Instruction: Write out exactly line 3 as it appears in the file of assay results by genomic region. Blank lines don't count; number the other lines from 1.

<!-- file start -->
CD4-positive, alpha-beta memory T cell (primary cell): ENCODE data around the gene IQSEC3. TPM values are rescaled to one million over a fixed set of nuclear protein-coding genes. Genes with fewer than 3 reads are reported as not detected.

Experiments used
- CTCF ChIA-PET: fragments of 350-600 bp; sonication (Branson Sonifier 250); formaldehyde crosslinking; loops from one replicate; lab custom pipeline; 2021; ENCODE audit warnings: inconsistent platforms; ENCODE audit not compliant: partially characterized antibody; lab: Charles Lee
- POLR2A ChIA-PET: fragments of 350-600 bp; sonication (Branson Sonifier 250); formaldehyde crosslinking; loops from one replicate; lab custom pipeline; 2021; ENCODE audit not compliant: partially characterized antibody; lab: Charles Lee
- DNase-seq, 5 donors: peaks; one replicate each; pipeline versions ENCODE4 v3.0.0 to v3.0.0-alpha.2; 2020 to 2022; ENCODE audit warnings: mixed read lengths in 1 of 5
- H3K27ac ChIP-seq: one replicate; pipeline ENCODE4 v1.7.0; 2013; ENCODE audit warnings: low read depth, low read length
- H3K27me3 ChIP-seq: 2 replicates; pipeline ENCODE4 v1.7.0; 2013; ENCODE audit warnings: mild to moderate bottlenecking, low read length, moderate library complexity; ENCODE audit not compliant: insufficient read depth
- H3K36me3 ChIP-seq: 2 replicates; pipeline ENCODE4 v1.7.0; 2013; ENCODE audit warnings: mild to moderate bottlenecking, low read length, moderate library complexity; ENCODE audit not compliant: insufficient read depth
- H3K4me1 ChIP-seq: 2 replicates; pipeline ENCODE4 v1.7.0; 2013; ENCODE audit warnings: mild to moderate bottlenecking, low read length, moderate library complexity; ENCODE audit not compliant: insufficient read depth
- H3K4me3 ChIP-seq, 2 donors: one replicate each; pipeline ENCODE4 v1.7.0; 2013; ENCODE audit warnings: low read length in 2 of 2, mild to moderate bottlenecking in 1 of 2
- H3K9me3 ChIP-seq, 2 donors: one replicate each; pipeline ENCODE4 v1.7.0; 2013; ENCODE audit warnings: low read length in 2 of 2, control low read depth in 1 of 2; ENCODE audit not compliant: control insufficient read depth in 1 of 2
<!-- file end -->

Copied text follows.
- CTCF ChIA-PET: fragments of 350-600 bp; sonication (Branson Sonifier 250); formaldehyde crosslinking; loops from one replicate; lab custom pipeline; 2021; ENCODE audit warnings: inconsistent platforms; ENCODE audit not compliant: partially characterized antibody; lab: Charles Lee